The tower is 3 storeys high and stairs lead up to a parapet, from which there are extensive views. It would also have functioned as an eye-catcher, a prominent object in the view from the mansion. The ground floor is an unusual demi-lune in shape, and contains rooms that were probably initially used for picnics or shelter when riding around the estate. By 1892 its origins had already been forgotten, and a rambler making enquiries amongst the locals concluded ‘why so called or what meant for could not be learned’. The Folly Flâneuse has reached a similar conclusion.

The Dryden estate had been mined on a small-scale for centuries, but in the 1930s the mansion was demolished, and its landscape largely obliterated by the extensive coal mining of the Bilston Glen Colliery. In 1947 the University of Edinburgh purchased the land to create a rural campus, and the Dryden Tower was included in the sale. It was offered the protection of a Category B listing in 1971, but continued to fall into disrepair and was a sad sight surrounded by “Keep Out’ notices.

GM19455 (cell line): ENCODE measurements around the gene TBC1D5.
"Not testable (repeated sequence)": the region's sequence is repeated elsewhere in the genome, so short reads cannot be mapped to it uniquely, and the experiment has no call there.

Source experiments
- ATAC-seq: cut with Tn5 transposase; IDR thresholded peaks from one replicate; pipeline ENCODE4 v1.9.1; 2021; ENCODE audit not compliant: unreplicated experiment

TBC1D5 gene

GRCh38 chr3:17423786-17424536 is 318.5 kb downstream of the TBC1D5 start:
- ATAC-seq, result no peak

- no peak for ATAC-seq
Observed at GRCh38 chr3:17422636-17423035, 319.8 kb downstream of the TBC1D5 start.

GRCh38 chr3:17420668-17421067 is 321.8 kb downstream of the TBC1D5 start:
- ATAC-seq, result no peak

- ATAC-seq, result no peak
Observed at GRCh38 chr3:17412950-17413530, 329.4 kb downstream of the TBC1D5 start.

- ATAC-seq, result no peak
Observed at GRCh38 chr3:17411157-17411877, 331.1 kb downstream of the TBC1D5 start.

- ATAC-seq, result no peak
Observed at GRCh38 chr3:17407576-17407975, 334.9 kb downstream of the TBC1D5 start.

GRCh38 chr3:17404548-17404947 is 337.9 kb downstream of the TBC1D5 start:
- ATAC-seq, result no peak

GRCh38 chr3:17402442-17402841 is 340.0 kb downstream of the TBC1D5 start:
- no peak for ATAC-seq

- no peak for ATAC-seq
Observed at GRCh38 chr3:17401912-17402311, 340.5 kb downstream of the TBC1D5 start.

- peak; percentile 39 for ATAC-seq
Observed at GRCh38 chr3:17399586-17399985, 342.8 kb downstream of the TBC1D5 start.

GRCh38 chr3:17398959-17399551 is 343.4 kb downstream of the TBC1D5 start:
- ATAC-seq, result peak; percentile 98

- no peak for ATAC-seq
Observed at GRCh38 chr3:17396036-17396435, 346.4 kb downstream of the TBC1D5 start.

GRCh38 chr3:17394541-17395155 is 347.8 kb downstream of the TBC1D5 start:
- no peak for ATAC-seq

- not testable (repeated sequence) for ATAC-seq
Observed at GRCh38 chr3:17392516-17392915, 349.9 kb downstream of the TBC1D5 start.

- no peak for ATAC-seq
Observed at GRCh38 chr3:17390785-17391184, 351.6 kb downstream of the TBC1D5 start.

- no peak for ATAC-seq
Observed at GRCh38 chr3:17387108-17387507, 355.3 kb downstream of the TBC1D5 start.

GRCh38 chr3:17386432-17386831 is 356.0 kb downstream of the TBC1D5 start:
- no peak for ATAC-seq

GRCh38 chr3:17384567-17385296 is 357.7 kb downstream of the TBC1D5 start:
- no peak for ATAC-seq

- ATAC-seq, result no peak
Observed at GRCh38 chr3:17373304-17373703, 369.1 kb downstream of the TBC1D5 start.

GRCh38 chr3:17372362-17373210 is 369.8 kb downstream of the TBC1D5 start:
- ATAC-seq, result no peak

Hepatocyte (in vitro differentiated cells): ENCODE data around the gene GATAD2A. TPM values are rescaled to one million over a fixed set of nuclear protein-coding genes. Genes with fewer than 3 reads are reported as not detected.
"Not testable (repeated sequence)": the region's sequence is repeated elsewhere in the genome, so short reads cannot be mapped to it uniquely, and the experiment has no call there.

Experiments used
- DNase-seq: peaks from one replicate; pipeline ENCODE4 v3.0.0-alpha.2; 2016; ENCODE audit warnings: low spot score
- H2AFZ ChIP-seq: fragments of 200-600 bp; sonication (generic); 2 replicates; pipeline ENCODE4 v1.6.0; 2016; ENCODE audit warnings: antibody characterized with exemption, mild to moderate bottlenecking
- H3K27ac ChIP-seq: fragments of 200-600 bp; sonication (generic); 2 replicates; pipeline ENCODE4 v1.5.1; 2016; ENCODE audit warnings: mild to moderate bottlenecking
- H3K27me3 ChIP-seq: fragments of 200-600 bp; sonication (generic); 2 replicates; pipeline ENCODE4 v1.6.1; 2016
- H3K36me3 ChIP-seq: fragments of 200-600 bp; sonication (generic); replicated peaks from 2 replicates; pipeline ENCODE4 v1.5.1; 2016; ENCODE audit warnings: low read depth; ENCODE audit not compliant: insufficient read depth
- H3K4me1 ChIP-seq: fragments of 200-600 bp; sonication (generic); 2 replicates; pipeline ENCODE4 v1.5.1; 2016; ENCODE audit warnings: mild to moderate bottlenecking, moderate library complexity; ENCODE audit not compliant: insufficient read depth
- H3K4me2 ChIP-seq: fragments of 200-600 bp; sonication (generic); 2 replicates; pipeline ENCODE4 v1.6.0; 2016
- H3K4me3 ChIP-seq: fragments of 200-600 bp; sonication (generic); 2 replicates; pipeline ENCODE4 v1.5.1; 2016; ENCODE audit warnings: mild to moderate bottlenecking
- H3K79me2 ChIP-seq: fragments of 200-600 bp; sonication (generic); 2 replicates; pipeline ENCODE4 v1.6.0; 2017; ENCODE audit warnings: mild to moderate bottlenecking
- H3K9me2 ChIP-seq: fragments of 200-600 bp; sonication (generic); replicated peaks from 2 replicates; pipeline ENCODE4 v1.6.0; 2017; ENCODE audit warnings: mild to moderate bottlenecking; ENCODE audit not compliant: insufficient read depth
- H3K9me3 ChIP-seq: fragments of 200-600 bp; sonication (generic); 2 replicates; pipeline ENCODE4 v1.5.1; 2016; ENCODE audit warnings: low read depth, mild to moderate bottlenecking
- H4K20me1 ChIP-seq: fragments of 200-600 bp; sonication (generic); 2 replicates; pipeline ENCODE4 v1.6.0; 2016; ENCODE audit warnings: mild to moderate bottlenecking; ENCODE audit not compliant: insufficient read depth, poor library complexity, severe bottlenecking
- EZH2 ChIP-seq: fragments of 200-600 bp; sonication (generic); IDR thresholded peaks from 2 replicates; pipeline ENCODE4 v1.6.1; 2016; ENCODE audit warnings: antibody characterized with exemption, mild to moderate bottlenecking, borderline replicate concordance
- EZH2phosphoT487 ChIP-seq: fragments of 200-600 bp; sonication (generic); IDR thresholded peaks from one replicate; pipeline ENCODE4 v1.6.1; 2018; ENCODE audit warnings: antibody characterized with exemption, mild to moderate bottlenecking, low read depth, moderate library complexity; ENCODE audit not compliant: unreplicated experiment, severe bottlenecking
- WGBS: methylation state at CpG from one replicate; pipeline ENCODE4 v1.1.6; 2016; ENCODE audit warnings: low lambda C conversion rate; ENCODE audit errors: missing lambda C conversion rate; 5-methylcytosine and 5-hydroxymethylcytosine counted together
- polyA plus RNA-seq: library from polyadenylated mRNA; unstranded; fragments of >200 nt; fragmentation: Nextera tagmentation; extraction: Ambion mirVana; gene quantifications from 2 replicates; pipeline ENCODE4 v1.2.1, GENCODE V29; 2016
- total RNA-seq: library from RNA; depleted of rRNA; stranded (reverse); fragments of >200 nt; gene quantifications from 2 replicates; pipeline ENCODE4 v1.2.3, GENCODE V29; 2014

Bob Heath’s elevation of the Dryden Tower, with the design of the new gargoyle

As the images here show, there is a happy ending. In 2014-15 a major restoration was carried out under the supervision of Architect and Stone Consultant Bob Heath, a long-time collaborator with the university. Amongst countless historic buildings his impressive c.v. includes working on the pagoda at Culzean Castle, and on not one but two Wallace Monuments (Dryburgh and Stirling). The mason was Donald McIntyre, of McIntyre Masonry, who with his apprentice, Bob, replaced all of the pointing and 10 tons of decayed stone. It was Donald’s idea to add to the building’s history by installing a new stone gargoyle – and it was his skilled carving that created it. Architect and mason agreed that it was a dream project to work on – completed on time and on budget – and everyone got along, even after Donald admitted that the gargoyle was modelled on Bob the architect, particularly ‘his big mouth’.

Photo courtesy of McIntyre Masonry.

Thanks to McIntrye Masonry for permission to use their bright images, as The Folly Flâneuse was not lucky with the weather in July 2020…

Thank you for reading. Please scroll down to the comments box below if you wish to share any thoughts on the Dryden Tower, or on follies in general.